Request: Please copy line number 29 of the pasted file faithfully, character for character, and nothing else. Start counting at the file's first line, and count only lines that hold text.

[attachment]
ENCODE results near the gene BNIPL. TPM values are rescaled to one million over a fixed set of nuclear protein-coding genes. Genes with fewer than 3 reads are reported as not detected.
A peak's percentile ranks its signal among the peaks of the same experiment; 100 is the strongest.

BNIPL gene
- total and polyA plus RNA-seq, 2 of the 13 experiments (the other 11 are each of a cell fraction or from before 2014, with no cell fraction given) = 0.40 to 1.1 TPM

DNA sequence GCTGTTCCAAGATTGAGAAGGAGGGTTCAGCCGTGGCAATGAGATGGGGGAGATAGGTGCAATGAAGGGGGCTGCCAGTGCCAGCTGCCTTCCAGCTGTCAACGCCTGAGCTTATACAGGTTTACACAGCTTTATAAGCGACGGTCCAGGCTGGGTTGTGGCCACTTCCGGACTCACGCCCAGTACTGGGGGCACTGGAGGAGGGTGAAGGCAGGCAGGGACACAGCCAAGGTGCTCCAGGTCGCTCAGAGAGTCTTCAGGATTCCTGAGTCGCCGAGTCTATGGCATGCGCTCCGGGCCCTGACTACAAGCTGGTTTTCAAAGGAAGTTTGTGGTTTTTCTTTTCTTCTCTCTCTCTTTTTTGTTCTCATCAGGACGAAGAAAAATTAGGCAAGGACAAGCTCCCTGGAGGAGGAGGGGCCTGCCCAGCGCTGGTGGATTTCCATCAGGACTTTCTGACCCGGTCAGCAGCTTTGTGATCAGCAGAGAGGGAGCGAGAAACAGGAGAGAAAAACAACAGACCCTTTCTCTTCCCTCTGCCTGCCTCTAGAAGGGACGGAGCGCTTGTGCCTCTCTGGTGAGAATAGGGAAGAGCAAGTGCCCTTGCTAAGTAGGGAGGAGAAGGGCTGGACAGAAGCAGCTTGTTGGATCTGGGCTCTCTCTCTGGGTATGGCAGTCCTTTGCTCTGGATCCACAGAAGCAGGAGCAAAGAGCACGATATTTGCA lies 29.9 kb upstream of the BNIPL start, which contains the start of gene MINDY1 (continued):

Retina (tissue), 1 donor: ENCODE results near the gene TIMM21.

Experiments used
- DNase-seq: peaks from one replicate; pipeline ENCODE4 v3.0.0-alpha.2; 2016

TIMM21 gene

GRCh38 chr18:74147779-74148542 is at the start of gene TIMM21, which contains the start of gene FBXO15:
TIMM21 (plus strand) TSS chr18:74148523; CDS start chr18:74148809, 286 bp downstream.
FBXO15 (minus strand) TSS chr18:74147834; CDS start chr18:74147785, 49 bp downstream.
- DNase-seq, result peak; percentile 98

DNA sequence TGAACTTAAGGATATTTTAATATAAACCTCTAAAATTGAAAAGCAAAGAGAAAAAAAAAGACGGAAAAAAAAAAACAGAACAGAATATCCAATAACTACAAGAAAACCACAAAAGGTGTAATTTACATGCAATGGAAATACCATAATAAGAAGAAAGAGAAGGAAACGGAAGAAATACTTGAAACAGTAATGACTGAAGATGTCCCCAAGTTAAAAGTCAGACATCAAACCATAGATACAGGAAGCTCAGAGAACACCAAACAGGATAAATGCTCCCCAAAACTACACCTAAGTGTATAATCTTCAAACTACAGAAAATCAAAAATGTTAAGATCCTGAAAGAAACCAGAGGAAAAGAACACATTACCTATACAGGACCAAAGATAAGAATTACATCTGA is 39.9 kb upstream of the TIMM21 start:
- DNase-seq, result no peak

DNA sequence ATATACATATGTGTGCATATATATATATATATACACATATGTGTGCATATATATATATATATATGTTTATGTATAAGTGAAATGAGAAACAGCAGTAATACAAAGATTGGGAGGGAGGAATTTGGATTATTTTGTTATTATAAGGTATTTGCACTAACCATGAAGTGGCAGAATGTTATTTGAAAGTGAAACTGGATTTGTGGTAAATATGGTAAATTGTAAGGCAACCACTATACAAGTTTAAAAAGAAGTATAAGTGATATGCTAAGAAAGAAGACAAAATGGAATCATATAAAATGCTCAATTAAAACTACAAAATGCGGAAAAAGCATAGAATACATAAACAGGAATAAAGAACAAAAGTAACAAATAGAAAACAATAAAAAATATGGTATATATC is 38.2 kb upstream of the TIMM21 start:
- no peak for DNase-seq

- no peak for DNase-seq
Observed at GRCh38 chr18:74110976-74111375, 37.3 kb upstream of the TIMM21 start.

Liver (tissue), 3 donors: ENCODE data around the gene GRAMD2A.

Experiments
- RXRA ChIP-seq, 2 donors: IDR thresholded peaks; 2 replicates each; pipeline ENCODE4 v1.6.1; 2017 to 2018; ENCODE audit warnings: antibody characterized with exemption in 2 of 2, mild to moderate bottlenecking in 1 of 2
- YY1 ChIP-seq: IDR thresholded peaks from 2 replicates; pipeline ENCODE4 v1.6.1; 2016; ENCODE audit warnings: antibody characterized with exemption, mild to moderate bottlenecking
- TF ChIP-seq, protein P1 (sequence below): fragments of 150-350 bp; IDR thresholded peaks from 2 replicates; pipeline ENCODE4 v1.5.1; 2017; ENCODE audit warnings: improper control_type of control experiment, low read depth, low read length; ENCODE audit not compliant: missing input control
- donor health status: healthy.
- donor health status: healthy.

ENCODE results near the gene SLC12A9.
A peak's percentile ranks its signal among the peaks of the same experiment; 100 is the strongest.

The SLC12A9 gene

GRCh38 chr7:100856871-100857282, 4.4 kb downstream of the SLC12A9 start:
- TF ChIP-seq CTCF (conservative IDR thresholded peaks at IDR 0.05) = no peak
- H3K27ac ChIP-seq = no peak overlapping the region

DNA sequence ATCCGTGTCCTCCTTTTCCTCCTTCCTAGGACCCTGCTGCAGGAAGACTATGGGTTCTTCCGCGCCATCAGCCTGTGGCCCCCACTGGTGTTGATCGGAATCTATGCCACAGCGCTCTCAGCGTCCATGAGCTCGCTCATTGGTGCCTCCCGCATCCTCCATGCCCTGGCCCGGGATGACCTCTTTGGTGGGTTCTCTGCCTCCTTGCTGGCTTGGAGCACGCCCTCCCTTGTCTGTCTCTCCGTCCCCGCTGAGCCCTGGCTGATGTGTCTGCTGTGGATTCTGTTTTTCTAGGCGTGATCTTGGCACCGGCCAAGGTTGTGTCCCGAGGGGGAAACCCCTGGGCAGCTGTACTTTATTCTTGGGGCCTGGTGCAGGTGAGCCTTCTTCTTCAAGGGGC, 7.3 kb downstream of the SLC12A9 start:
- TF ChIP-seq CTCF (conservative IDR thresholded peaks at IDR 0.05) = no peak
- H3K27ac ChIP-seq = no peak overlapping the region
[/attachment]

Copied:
The SLC12A9 gene